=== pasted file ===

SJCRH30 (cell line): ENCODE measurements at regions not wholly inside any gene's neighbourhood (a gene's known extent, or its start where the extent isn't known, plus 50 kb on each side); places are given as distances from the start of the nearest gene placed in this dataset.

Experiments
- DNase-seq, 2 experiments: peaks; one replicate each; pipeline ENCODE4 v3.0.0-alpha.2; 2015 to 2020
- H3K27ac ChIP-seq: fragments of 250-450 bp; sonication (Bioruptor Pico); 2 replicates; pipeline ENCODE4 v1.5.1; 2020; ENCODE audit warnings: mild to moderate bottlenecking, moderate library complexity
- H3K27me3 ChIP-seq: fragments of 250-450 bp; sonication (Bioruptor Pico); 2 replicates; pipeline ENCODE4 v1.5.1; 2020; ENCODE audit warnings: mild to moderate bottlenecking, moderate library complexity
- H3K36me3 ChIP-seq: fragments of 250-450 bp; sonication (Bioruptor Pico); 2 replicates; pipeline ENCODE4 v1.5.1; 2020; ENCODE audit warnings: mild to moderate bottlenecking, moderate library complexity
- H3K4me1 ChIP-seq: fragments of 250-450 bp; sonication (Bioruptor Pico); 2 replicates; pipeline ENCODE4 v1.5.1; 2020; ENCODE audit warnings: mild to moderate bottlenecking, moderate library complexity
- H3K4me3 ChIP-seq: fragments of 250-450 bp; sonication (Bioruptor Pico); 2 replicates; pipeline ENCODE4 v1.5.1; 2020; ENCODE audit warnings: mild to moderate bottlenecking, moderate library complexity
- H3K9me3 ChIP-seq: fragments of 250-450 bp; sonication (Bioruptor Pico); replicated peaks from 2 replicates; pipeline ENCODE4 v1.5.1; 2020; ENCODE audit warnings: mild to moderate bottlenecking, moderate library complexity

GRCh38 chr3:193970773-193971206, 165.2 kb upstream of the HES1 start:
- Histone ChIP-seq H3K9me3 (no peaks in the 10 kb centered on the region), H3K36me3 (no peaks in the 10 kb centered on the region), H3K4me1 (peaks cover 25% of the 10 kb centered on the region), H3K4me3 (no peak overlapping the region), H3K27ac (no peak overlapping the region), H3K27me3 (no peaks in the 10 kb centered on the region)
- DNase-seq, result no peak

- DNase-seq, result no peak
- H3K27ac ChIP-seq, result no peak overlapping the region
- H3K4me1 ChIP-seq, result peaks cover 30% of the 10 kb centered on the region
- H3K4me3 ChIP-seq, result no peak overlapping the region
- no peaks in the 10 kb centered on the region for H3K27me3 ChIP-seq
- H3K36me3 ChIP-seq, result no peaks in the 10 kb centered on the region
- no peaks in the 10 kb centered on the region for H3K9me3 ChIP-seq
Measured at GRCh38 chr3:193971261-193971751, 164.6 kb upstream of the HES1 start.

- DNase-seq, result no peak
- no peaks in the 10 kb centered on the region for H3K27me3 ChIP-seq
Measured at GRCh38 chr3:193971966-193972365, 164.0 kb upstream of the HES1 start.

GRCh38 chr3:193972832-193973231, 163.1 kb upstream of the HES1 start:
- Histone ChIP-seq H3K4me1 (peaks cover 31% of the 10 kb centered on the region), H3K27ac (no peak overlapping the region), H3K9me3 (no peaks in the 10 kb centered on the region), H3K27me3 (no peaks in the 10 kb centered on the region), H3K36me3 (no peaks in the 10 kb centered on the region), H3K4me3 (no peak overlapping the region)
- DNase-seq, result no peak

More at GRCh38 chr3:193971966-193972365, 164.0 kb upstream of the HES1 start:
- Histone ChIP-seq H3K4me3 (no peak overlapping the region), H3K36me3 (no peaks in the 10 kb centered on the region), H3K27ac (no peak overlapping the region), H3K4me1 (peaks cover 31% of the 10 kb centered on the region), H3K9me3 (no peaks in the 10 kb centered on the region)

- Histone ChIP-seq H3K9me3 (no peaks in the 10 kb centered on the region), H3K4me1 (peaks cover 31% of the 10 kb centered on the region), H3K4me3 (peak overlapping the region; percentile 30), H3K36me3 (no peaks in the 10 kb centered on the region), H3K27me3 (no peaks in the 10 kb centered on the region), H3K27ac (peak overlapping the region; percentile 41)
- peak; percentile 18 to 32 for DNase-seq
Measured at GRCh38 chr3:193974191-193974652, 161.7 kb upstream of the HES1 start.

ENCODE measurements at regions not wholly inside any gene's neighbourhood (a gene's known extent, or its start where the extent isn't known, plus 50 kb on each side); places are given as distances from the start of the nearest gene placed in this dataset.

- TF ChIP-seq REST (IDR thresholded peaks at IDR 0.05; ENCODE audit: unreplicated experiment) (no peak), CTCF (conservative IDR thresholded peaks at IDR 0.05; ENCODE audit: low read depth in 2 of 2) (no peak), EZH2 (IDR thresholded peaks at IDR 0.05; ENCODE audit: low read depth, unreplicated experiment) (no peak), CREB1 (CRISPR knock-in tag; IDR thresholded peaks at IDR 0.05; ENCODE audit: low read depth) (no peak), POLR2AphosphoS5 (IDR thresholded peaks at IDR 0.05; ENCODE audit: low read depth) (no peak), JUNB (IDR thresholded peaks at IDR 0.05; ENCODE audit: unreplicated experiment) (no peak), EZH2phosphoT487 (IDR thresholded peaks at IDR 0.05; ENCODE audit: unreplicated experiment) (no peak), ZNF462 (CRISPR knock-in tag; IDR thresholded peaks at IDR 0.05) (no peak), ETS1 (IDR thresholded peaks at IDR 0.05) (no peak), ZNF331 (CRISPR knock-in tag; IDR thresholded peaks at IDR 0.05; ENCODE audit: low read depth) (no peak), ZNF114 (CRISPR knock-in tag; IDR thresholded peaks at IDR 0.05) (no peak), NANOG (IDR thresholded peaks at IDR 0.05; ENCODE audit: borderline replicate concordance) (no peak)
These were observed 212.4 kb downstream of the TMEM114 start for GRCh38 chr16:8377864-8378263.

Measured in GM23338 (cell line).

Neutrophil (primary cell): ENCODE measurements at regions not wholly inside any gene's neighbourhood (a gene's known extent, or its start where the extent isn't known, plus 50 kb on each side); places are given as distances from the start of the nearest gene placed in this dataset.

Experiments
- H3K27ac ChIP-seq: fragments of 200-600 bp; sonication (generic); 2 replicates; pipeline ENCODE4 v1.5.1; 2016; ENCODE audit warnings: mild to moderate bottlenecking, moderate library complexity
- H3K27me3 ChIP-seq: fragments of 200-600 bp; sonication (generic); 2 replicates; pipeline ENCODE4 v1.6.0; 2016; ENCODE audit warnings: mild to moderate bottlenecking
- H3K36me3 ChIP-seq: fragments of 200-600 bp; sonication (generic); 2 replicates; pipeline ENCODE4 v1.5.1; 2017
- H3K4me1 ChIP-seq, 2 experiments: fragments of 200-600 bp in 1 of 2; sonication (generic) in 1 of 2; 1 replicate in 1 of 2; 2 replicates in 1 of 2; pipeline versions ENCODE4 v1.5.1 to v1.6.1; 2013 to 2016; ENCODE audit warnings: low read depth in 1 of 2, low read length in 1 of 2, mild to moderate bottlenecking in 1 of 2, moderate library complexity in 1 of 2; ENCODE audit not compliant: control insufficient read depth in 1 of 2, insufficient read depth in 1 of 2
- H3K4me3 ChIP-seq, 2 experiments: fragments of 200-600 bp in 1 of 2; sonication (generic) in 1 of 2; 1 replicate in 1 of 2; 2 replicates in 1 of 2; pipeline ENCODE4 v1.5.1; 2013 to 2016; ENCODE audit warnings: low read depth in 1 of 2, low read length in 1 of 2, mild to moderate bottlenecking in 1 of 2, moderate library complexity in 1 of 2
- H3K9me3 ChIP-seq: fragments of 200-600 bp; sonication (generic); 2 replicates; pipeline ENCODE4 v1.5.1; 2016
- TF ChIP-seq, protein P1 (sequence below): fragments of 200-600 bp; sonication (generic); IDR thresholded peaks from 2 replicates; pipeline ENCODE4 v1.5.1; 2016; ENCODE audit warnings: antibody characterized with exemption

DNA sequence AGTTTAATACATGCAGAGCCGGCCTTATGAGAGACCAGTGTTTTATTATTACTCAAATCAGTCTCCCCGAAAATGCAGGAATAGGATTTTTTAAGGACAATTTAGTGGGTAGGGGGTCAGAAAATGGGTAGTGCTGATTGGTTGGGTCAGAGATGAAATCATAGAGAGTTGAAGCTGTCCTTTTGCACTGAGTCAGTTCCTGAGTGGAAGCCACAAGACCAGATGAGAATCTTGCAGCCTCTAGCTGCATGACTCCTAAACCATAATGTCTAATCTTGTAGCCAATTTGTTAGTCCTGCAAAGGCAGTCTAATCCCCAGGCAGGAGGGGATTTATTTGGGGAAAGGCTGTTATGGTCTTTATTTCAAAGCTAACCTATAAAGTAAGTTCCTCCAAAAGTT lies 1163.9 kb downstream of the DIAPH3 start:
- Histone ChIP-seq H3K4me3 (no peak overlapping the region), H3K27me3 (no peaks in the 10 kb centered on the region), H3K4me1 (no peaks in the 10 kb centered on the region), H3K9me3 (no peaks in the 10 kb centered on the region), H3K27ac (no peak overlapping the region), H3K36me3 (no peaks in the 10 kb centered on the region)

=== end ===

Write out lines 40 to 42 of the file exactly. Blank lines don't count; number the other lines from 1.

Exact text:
- H3K36me3 ChIP-seq: fragments of 200-600 bp; sonication (generic); 2 replicates; pipeline ENCODE4 v1.5.1; 2017
- H3K4me1 ChIP-seq, 2 experiments: fragments of 200-600 bp in 1 of 2; sonication (generic) in 1 of 2; 1 replicate in 1 of 2; 2 replicates in 1 of 2; pipeline versions ENCODE4 v1.5.1 to v1.6.1; 2013 to 2016; ENCODE audit warnings: low read depth in 1 of 2, low read length in 1 of 2, mild to moderate bottlenecking in 1 of 2, moderate library complexity in 1 of 2; ENCODE audit not compliant: control insufficient read depth in 1 of 2, insufficient read depth in 1 of 2
- H3K4me3 ChIP-seq, 2 experiments: fragments of 200-600 bp in 1 of 2; sonication (generic) in 1 of 2; 1 replicate in 1 of 2; 2 replicates in 1 of 2; pipeline ENCODE4 v1.5.1; 2013 to 2016; ENCODE audit warnings: low read depth in 1 of 2, low read length in 1 of 2, mild to moderate bottlenecking in 1 of 2, moderate library complexity in 1 of 2